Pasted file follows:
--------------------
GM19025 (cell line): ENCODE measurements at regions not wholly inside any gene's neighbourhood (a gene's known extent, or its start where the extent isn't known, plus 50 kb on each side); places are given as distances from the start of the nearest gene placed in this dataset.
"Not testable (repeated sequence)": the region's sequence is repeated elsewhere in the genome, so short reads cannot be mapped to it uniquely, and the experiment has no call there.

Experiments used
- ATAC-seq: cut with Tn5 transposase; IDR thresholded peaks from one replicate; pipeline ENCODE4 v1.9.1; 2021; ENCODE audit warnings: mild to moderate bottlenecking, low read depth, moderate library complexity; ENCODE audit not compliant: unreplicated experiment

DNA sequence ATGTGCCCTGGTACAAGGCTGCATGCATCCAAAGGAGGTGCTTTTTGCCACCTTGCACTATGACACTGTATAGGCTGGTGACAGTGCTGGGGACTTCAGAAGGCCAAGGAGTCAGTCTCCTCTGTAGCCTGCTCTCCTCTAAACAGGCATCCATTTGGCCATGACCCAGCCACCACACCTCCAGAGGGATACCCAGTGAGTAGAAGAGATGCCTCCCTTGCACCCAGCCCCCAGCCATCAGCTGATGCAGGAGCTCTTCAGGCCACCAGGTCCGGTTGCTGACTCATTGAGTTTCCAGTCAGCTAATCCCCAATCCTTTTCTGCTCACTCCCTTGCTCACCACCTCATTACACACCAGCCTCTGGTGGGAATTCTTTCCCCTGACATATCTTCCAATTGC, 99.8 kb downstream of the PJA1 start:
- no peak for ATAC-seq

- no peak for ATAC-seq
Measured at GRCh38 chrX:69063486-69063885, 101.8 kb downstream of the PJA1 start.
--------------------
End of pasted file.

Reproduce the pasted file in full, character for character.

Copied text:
GM19025 (cell line): ENCODE measurements at regions not wholly inside any gene's neighbourhood (a gene's known extent, or its start where the extent isn't known, plus 50 kb on each side); places are given as distances from the start of the nearest gene placed in this dataset.
"Not testable (repeated sequence)": the region's sequence is repeated elsewhere in the genome, so short reads cannot be mapped to it uniquely, and the experiment has no call there.

Experiments used
- ATAC-seq: cut with Tn5 transposase; IDR thresholded peaks from one replicate; pipeline ENCODE4 v1.9.1; 2021; ENCODE audit warnings: mild to moderate bottlenecking, low read depth, moderate library complexity; ENCODE audit not compliant: unreplicated experiment

DNA sequence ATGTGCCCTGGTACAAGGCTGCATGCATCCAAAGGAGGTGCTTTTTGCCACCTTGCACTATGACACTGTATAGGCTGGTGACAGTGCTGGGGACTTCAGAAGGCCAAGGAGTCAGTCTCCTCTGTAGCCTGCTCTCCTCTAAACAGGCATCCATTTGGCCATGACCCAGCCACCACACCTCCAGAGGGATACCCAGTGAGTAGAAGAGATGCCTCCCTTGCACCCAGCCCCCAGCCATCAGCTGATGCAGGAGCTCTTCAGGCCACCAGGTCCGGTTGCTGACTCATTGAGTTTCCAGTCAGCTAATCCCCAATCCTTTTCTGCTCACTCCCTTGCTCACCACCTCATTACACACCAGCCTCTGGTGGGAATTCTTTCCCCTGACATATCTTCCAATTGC, 99.8 kb downstream of the PJA1 start:
- no peak for ATAC-seq

- no peak for ATAC-seq
Measured at GRCh38 chrX:69063486-69063885, 101.8 kb downstream of the PJA1 start.